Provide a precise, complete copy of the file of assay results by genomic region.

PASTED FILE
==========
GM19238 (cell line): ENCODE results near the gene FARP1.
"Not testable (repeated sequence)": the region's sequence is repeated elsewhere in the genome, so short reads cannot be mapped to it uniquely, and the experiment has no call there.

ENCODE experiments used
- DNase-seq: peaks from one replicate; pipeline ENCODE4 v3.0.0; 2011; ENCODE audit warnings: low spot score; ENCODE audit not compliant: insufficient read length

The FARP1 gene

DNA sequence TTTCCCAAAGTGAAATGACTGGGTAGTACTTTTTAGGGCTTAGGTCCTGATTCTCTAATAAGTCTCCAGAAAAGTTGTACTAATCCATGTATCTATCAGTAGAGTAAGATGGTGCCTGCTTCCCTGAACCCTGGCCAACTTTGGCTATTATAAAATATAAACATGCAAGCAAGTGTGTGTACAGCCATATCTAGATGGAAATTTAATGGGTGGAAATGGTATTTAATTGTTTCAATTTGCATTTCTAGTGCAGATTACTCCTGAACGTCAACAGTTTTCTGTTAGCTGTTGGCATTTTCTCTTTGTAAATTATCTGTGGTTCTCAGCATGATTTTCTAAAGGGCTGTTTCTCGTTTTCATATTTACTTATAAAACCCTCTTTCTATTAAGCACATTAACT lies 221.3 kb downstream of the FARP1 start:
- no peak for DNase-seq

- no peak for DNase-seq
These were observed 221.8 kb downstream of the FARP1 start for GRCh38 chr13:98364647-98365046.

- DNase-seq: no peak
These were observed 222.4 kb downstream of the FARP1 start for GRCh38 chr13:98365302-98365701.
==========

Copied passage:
GM19238 (cell line): ENCODE results near the gene FARP1.
"Not testable (repeated sequence)": the region's sequence is repeated elsewhere in the genome, so short reads cannot be mapped to it uniquely, and the experiment has no call there.

ENCODE experiments used
- DNase-seq: peaks from one replicate; pipeline ENCODE4 v3.0.0; 2011; ENCODE audit warnings: low spot score; ENCODE audit not compliant: insufficient read length

The FARP1 gene

DNA sequence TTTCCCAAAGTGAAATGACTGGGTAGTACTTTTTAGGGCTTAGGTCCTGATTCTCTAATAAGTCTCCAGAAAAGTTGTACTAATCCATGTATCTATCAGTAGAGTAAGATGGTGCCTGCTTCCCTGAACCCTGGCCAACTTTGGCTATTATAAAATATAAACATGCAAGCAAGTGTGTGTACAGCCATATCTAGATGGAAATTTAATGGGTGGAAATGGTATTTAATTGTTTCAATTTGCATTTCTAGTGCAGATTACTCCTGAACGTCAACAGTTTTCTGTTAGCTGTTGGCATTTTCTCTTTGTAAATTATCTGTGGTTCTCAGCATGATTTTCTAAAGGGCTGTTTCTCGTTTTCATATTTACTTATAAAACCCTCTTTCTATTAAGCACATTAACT lies 221.3 kb downstream of the FARP1 start:
- no peak for DNase-seq

- no peak for DNase-seq
These were observed 221.8 kb downstream of the FARP1 start for GRCh38 chr13:98364647-98365046.

- DNase-seq: no peak
These were observed 222.4 kb downstream of the FARP1 start for GRCh38 chr13:98365302-98365701.